Is the Starman action figure as endearing as the character from the cult comic book series? Not so much. It was one of the first DC Direct action figure designed. Like many early DC Direct figures, its pose was figurative of a typical scene from the comic book instead of enhancing the play value.
This figure is an almost replica of a Tony Harris drawing. He sports plain clothes, a rockabilly hair cut, and his signature Starman jacket. If I'm not mistaken, there is another version with a goatee.
As mentioned above, the sculpt favours a specific classic pose from the comic book. Here we have jack Knight, the son of the original Starman holding his cosmic rod with both hands, and looking sideway, ready to shoot cosmic energy at his opponents. His legs are wide apart. His neck and face function only when turned leftward. The left hand is over the staff, the other underneath.
The paint job for this figure is plain and uninteresting. The pants, T-shirt, shoes and the jacket all have one basic colour without any toning. Not even the hair nor the lips have any highlights. Overall, this cause the figure to look cheap. The elaborate Starman logo on the back of the jacket is the most significant highlight of the paint.
Because Starman crouches and that his legs are wide apart, he's a small guy. His upper body is much longer than his legs. Nevertheless, the figure looks good next to JSA characters such as his father, the Golden Age Starman, Wildcat, The Birds of Prey Black Canary, the Golden Age Green Lantern and the Golden Age Flash. Villain Solomon Grundy makes a great desk partner, though he towers Jack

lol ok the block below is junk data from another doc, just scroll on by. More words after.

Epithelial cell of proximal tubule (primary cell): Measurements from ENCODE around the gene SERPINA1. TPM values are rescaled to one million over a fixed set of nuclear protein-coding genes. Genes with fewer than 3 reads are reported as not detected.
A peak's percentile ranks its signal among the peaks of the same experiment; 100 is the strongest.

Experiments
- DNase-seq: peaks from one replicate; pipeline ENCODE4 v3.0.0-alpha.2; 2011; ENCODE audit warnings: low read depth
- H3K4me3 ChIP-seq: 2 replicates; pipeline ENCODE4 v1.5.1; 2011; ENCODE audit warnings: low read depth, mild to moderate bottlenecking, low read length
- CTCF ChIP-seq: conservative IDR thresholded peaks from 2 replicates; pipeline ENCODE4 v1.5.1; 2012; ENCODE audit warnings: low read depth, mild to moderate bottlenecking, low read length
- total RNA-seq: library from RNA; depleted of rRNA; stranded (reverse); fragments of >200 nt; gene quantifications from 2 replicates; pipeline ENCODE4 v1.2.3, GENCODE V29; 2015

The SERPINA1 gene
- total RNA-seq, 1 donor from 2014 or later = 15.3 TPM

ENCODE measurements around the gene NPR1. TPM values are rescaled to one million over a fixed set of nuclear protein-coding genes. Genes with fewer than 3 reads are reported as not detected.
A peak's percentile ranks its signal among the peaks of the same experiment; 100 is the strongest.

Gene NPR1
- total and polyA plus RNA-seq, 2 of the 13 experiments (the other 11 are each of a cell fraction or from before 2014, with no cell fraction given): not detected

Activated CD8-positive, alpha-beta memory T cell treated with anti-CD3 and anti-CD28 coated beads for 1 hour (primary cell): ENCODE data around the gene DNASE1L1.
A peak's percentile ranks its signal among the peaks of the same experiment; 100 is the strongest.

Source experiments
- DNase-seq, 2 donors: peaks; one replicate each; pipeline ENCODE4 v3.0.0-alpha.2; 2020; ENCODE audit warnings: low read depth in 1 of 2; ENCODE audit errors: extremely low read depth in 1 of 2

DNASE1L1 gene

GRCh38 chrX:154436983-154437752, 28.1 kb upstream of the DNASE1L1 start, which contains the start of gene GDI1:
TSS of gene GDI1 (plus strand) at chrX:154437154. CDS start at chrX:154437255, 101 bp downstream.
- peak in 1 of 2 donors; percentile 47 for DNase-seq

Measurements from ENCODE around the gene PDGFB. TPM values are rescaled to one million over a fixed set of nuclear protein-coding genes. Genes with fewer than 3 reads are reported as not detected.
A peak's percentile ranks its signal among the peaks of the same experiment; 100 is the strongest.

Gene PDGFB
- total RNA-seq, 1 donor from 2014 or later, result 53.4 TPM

This figure has problem standing up. Its soles are slippery and polished, making it difficult to grip on some surface. Also, the figure has no peg holes in the feet. The wide apart legs, the angle, and the staff, Starman carries in his hands complicate matters. As mentioned above, the legs are too thin for the figure's upper body. Drilling a peg hole in the figure's feet should be seriously considered.
Surprisingly, the figure has ten articulations at the neck, shoulders, waist, hips and knees. The wrists' articulations are limited because of the internal circuits running from the figure's palms to his chest. Once disabled, it might to twist them easily, although they look fragile. Because the circuits run inside the figure's arms, the elbows cannot have articulations. The sculpt limits the usability of the articulations
The plastic used on the figure is cheap. It is the hollow and breakable type. The reason for this is simple. It has been chosen to encase the internal circuitry allowing the figure to light up the cosmic rod better. Areas without the circuitry contain the traditional soft plastic used by DC Direct. You can find that type of plastic in the legs and the head, and the jacket's belt hanging in the figure's back.
Starman's cosmic rod lights up when plastic pegs press against metal switches in his palms. The clear plastic upper ending of the rod, lights up and gives a low orange light. The rest of the rod is covered with gold paint. Jack comes with a pair of goggles that he can wear over his eyes or across his forehead. Aligning the rod's peg with the palms is difficult. Batteries are accessible withing the figure's back.
Starman comes in a blister pack.
One can buy the figure at the regular DC Direct price which is higher than most other comparable action figures lines.